LAST MAY, CONGRESS brushed up on its physics and debated whether to proceed with research on the Robust Nuclear Earth Penetrator (RNEP), a nuclear bomb intended to penetrate the earth before detonating, thus enhancing the military's ability to destroy buried bunkers. The administration was pushing hard for the weapon, which it claimed could destroy rogue-state weapons of mass destruction hidden underground, and it enjoyed strong support from congressional Republicans. Democrats, however, firmly opposed building any new nuclear weapons.
Taking to the Senate floor, Democrats Richard Durbin and Carl Levin engaged in a strange, faux-scientific exchange purporting to illustrate how the new RNEP might kill ten million people with one blast. In truth, they badly overstated the impact of the explosion while completely ignoring the effect of deadly radioactive fallout. Republican Senator Jon Kyl, by contrast, argued for the RNEP, declaring, "If you get deep enough underground with enough concrete and steel above your head, [existing U.S. bombs] can't get you. … There is only one way to get [such targets], and that is through a precise, low-yield nuclear weapon." Yet, in actuality, very deep bunkers would be impervious not only to low-yield bombs, but also to bigger bombs. In other words, both sides of the nation's chief deliberative body were woefully misinformed about a key security question.
Yet it's difficult to blame members of Congress for making such unfounded claims. Congress, after all, has no source of information it can turn to for objective technical analysis—there is no equivalent of the Congressional Budget Office (CBO) for arbitrating scientific disputes. As a result, to learn about new nuclear weapons, Democrats turned to nongovernmental organizations, such as the Federation of American Scientists (where I once worked on this issue) and the Natural Resources Defense Council, and to academic scientists, who typically support arms control initiatives. Republicans, by contrast, largely depended on anti-arms-control think tanks like the Heritage Foundation and the National Institute for Public Policy, along with scientists from the Department of Energy's laboratories, where jobs depend on nuclear weapons funding. Such interest groups, unsurprisingly, are often tainted by politics, and, even when their analyses are objective, they carry the perception of bias, making it difficult for them to mediate partisan squabbles.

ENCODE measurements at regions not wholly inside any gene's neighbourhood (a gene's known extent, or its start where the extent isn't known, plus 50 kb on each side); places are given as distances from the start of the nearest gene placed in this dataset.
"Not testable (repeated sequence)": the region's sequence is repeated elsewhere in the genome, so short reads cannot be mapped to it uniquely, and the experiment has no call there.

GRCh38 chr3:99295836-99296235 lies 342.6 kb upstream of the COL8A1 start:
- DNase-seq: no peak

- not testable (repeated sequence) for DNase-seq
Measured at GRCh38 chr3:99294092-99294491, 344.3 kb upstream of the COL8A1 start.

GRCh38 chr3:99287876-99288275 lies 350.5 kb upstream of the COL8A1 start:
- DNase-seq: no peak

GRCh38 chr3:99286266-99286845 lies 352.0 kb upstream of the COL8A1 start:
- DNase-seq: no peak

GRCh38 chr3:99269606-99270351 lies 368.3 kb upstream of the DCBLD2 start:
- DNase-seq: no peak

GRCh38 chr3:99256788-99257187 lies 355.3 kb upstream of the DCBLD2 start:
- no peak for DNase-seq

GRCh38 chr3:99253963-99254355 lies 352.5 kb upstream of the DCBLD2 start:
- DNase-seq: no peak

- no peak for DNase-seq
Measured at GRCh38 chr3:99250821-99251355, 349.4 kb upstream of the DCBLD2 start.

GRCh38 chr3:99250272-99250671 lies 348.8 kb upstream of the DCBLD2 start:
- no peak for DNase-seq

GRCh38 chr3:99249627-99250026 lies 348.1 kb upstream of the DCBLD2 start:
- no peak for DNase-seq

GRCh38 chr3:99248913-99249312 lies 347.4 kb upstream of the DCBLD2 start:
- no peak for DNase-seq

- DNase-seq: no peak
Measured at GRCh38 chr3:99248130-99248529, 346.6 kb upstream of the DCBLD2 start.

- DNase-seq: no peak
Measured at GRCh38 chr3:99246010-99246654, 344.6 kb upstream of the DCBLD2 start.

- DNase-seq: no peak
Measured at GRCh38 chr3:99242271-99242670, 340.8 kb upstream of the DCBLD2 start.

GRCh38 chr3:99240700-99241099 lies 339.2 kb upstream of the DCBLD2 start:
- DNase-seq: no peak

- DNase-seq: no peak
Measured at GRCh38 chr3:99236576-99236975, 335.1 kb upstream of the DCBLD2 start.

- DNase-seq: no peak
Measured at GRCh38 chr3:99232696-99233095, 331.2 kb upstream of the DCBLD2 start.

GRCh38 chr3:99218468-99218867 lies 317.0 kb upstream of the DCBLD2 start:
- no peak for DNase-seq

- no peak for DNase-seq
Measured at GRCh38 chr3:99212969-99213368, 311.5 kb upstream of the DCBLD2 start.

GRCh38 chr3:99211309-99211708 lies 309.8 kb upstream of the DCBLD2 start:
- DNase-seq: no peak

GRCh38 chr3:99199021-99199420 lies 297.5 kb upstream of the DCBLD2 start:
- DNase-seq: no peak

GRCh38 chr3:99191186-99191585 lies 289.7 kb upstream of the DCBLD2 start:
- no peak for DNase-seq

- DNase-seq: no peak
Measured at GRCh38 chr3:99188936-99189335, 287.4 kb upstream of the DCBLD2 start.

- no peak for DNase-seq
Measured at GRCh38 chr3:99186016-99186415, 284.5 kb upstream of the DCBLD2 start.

With each side working from different sets of scientific facts in so many political fights—from stem cells to climate change to nuclear arms—politicians are increasingly talking past each other. Science should provide a reality check on partisan debate. But, for that, Congress needs its own agency dedicated to technical analysis.
THERE USED TO be just such an agency. Established in 1972, the Office of Technology Assessment (OTA) was charged with assessing the potential of technology both to endanger and to enhance American interests. But it was abolished during the Gingrich revolution, when the new House majority decided that cutting the size of government, a key promise in the Contract with America, meant killing one of Congress's support offices. The OTA, small and lacking a large political constituency, was an easy target. Moreover, conservative lawmakers argued at the time that Congress's other support agencies—the CBO, the General Accounting Office (GAO), and the Congressional Research Service (CRS) — together with the National Academy of Sciences (NAS), could easily fill the void.
But they can't. The CBO focuses on economic and budget decisions, only venturing peripherally into technical territory. The GAO's statutory focus is on auditing and reviewing existing federal programs; a scientific advisory agency, though, should be able to assess future options—like earth-penetrating nukes or emerging sensor technologies for homeland security. The GAO is ill-suited to do that.
CRS is a better candidate for producing scientific and technical analysis, but it is still insufficient. CRS reports are proprietary and private—to access most studies, an outsider needs to know either a CRS analyst or a congressional staffer; thus, Cress's capability for scientific analysis doesn't help build a common foundation of public knowledge upon which legislation can be judged. More important, strict, blind peer reviews—the hallmark of scientific analyses-are not part of the CRS process and would be difficult to integrate into its rapid-response culture. In fact, CRS did release a sound report before the May debate on earth-penetrating nuclear weapons, but its technical assessment was limited to one page, and that page merely summarized others' previously published conclusions.
The NAS, by contrast, generates detailed, peer-reviewed, policy-relevant studies, developed individually and endorsed by some of America's most eminent scientists, leading many to back it as the right institution to fill Congress's needs. Indeed, since the OTA closed in 1995, the NAS has picked up some of the slack, and none other than Newt Gingrich has suggested that "Congress should contract with the National Academy of Sciences for paid analysis and advice." But, again, there are severe problems. NAS studies are notoriously slow and frequently delivered too late to have any real impact on public policy. (Foreseeing the controversy over bunker-busting nukes, Congress called for a comprehensive NAS study of the subject in 2002, but its participants didn't even meet until February 2004.)